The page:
Stormont rarely has the courage to cut public services, however wasteful, yet on this matter they seem determined. Where is the austerity in their press departments? Money is cut from a useful information service that also helps fund those who ask questions – reporters. But it isn’t cut from the funding of those who deflect the questions, the press officers.

There will no doubt be some muttering in the halls of Stormont Castle at this piece.

Arguably some of the PR professionals – Ben’s ex- and soon-to-be-ex-colleagues – are keen to reduce the number of press releases (an enormous number are released in the last few days before the official start of an election campaign) and to work more imaginatively to spread word to citizens and stakeholders about their department’s achievements and plans.

However, their hands are tied by ministers and civil servants who expect the press release box to be ticked with no excuses, and change has been slow. Executive Information Services would also point to their increased activity releasing photos and videos on their Flickr and YouTube channels, announcing the d’Hondt party selections via Twitter, and publishing press releases (sometimes hours after their embargo ends) on the northernireland.gov.uk website.

However, Ben and his colleagues have another lever. It’s a lever that has increasingly been used by broadcasters during recent election campaigns.

Set your own agenda.

While each party may hold a daily morning press conference to look at a different policy area of their choosing, programmes like Nolan and Talkback set their own policy agenda for each day and invited all the parties to sing along to their tune.

Many government press releases could be ignored. Readers might be three or four paragraphs less well informed about some initiatives, but few would complain. And departments would push out fewer releases if they knew there was no bang for their buck.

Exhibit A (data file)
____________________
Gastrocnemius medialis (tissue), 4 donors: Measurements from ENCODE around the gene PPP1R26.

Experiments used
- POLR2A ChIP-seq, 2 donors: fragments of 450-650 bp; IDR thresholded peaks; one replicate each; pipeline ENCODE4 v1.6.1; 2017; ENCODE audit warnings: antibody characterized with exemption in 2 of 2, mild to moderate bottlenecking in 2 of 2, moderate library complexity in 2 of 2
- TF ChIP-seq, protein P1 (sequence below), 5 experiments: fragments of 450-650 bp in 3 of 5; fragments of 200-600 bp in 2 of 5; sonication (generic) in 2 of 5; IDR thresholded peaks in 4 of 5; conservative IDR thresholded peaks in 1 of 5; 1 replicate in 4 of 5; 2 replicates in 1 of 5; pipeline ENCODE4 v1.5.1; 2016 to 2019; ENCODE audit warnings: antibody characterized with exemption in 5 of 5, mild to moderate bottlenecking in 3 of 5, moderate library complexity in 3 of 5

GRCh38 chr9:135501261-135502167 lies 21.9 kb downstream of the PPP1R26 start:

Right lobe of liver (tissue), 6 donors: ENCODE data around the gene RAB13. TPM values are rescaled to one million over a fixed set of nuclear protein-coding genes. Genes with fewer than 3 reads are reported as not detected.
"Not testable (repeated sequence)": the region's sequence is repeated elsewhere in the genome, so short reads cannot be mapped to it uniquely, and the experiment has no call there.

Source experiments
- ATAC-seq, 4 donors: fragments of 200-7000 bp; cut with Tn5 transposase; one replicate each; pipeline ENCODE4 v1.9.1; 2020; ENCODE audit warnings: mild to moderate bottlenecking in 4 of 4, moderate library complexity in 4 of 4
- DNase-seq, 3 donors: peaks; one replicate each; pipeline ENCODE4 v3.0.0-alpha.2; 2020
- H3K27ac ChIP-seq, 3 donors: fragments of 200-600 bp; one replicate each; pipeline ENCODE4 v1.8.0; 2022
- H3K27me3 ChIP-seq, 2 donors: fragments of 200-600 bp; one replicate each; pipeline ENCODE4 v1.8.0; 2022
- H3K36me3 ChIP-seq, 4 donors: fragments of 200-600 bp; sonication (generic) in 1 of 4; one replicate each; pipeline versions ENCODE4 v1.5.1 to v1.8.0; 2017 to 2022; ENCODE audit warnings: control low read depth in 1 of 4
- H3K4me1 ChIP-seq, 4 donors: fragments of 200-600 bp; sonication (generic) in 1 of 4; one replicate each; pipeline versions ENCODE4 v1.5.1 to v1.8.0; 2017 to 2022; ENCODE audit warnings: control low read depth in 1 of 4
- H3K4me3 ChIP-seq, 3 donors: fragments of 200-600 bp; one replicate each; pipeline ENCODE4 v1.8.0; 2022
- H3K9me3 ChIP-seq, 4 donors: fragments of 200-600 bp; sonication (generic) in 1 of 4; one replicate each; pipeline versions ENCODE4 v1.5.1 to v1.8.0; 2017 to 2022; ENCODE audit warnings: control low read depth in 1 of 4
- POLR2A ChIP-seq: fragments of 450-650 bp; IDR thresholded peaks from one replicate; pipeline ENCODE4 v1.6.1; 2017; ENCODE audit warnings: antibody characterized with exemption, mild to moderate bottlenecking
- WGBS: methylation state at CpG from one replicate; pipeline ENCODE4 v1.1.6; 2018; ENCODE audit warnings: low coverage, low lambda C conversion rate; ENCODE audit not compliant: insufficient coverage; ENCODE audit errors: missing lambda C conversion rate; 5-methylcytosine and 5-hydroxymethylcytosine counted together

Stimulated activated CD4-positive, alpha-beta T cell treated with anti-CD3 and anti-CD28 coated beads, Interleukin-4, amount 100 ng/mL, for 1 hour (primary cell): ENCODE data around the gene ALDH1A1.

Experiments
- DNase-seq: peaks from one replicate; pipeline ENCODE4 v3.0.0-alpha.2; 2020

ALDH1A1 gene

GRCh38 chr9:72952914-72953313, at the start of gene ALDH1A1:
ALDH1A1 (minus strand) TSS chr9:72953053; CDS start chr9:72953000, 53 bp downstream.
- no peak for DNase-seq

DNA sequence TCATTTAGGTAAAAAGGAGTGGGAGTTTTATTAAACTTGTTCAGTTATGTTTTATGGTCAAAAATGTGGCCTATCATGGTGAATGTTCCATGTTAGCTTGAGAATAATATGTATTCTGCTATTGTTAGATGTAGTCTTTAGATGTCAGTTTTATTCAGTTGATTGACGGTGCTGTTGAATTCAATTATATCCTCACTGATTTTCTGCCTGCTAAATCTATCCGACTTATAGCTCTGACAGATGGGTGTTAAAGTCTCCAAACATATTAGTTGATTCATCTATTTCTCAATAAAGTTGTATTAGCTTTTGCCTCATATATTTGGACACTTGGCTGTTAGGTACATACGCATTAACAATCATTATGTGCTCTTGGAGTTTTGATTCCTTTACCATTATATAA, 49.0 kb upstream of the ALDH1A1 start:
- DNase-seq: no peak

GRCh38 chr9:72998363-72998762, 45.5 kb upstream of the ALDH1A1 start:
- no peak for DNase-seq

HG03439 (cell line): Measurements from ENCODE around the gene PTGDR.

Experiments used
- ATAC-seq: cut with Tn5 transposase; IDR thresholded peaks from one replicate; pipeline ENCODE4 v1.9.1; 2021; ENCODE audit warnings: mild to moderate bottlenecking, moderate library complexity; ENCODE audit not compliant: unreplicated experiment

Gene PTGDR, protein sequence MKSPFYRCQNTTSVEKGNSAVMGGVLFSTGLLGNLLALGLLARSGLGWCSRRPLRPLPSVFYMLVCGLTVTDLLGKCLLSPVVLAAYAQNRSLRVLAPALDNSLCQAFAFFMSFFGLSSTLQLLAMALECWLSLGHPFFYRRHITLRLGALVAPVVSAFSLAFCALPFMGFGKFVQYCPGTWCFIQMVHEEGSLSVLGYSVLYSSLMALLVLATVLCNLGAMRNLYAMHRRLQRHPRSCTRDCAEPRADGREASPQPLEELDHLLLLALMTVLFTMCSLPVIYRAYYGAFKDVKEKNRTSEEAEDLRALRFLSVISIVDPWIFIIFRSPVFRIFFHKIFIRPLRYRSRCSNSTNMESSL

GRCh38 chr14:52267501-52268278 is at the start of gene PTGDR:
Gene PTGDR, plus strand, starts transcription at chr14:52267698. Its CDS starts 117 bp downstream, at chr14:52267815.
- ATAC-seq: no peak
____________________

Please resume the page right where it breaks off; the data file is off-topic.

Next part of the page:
However, the challenge to newspapers would be to use their initiative to fill those column inches with their own original content: a much more costly process, and one the economics of the daily newspaper cycle does not easily allow.

It will be interesting to watch how other parts of Johnston Press (and other regional publishers across the UK and Ireland) adapt to their new models of working. Converting some papers to a single dead tree edition (with lots of supplements) and pushing many stories out online throughout the week may work for advertisers and readers where there is no local competition.

In the meantime, bloggers will no doubt continue to dual source their content from their own original ideas and observations alongside commentary that springboards off stories already running in mainstream media.

PS: If any media or politics students are looking for a project can I suggest that you get a list of the departmental, NIO, Health Trust and PSNI press releases for a week and then buy the morning/Sunday papers for ten days and see how what proportion of press releases from each department/organisation make it into each paper (i) largely unmodified; (ii) with one or two extra quotes added; (iii) with a substantial story built around them and original content. You may also want to track the lag to see which papers build on top of each other’s’ stories.